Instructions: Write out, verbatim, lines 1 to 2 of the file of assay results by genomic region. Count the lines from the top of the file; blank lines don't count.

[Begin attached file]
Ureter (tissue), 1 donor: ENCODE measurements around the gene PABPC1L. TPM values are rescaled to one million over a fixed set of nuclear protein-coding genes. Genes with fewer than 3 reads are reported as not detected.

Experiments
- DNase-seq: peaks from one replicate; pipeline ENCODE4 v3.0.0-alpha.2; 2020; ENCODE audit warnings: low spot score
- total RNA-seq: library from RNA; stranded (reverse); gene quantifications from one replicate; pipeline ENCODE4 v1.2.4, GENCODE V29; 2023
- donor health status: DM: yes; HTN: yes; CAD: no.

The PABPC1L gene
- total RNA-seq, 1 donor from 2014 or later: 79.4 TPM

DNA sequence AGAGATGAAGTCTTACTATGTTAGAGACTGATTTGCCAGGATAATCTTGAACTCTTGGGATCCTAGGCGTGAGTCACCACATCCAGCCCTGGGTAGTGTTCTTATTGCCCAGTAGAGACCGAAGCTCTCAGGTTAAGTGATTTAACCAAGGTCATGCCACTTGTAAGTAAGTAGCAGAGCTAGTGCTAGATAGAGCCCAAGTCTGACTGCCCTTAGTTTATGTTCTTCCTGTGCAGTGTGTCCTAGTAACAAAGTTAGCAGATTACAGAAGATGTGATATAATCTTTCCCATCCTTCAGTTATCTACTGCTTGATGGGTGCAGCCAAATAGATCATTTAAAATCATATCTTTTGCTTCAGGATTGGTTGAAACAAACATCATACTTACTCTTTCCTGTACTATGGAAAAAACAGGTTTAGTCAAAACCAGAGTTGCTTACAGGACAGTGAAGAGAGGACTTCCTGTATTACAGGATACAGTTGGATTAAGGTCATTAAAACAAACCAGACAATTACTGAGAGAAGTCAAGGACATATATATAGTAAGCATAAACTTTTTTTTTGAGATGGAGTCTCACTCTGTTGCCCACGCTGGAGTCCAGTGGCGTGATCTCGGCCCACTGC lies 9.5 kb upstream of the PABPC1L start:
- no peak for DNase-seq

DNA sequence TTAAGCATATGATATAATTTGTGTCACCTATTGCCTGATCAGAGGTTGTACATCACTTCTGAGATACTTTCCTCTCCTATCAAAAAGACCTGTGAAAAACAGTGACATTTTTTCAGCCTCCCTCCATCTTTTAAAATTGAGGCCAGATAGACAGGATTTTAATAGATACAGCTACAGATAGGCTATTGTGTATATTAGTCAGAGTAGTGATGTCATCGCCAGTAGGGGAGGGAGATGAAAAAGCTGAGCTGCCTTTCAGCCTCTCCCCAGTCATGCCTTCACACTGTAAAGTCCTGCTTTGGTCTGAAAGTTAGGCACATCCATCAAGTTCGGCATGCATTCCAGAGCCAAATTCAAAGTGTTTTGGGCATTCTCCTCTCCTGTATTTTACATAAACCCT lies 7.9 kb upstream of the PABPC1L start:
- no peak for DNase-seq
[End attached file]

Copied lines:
Ureter (tissue), 1 donor: ENCODE measurements around the gene PABPC1L. TPM values are rescaled to one million over a fixed set of nuclear protein-coding genes. Genes with fewer than 3 reads are reported as not detected.

Experiments